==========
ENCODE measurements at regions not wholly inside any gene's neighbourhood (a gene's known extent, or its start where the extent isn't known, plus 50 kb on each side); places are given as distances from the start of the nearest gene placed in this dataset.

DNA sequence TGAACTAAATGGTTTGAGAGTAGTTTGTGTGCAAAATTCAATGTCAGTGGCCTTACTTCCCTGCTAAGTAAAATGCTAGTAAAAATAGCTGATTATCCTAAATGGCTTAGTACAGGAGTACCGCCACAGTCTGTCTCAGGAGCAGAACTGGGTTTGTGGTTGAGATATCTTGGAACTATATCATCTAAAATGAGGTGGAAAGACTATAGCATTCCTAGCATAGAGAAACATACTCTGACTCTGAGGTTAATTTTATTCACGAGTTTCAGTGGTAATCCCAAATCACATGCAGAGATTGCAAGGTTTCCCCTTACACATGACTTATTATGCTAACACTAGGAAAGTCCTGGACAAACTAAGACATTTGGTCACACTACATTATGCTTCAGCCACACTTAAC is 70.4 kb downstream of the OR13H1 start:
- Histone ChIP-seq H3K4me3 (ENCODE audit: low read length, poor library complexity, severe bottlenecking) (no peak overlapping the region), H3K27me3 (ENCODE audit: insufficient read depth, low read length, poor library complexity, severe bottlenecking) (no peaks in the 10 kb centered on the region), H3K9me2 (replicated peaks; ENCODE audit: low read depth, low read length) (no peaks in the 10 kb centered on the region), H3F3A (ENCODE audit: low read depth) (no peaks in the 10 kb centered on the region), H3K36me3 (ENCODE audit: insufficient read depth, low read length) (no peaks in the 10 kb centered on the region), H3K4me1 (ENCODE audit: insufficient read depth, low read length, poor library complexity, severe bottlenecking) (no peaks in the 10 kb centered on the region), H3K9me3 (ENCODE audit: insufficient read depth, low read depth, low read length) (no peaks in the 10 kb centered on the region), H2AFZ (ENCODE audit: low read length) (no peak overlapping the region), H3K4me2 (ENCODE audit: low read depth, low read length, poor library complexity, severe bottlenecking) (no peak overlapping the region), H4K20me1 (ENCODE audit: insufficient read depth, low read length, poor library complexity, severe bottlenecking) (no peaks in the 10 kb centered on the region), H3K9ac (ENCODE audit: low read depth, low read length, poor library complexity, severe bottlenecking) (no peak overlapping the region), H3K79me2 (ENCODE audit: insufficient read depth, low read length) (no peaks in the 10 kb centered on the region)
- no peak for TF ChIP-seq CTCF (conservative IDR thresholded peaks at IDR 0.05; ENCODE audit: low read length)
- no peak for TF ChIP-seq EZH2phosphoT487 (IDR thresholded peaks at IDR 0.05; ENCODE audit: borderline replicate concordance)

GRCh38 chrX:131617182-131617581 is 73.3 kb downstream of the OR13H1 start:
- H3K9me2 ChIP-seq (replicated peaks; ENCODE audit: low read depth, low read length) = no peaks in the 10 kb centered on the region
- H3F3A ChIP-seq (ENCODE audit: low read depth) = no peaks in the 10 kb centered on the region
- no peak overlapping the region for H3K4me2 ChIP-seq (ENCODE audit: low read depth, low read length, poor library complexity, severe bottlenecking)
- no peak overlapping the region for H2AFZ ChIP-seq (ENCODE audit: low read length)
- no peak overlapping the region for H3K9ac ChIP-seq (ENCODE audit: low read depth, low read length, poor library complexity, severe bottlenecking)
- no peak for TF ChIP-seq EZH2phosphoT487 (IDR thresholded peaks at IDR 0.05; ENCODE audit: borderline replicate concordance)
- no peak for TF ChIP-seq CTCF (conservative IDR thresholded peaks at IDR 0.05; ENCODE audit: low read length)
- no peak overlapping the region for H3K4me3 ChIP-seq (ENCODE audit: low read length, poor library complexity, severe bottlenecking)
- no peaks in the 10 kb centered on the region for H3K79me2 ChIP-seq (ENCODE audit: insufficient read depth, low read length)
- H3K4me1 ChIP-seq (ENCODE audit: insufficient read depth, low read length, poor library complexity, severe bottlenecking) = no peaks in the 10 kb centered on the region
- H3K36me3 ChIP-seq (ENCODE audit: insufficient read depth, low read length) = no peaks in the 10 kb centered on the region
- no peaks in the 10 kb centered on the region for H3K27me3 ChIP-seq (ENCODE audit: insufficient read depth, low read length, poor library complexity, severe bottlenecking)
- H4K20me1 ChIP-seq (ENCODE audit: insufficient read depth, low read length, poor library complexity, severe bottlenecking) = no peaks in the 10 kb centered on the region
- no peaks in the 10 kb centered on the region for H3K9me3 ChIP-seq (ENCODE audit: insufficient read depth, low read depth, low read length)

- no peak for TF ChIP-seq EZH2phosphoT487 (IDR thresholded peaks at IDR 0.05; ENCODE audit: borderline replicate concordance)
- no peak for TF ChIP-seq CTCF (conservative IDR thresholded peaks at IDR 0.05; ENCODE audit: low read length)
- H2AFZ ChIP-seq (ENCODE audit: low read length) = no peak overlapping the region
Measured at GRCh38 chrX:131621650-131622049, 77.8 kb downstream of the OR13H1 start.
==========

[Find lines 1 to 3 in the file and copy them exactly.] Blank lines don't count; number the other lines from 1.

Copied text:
ENCODE measurements at regions not wholly inside any gene's neighbourhood (a gene's known extent, or its start where the extent isn't known, plus 50 kb on each side); places are given as distances from the start of the nearest gene placed in this dataset.

DNA sequence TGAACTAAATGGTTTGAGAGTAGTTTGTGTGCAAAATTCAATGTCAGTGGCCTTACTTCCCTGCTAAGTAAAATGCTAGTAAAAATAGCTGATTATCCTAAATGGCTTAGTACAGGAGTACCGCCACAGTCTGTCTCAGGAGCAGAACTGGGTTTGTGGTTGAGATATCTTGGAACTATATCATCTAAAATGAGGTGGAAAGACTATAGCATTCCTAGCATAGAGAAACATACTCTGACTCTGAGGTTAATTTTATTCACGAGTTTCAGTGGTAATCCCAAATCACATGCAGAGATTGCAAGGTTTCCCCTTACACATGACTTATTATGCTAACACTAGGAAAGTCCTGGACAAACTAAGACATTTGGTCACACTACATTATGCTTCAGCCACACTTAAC is 70.4 kb downstream of the OR13H1 start:
- Histone ChIP-seq H3K4me3 (ENCODE audit: low read length, poor library complexity, severe bottlenecking) (no peak overlapping the region), H3K27me3 (ENCODE audit: insufficient read depth, low read length, poor library complexity, severe bottlenecking) (no peaks in the 10 kb centered on the region), H3K9me2 (replicated peaks; ENCODE audit: low read depth, low read length) (no peaks in the 10 kb centered on the region), H3F3A (ENCODE audit: low read depth) (no peaks in the 10 kb centered on the region), H3K36me3 (ENCODE audit: insufficient read depth, low read length) (no peaks in the 10 kb centered on the region), H3K4me1 (ENCODE audit: insufficient read depth, low read length, poor library complexity, severe bottlenecking) (no peaks in the 10 kb centered on the region), H3K9me3 (ENCODE audit: insufficient read depth, low read depth, low read length) (no peaks in the 10 kb centered on the region), H2AFZ (ENCODE audit: low read length) (no peak overlapping the region), H3K4me2 (ENCODE audit: low read depth, low read length, poor library complexity, severe bottlenecking) (no peak overlapping the region), H4K20me1 (ENCODE audit: insufficient read depth, low read length, poor library complexity, severe bottlenecking) (no peaks in the 10 kb centered on the region), H3K9ac (ENCODE audit: low read depth, low read length, poor library complexity, severe bottlenecking) (no peak overlapping the region), H3K79me2 (ENCODE audit: insufficient read depth, low read length) (no peaks in the 10 kb centered on the region)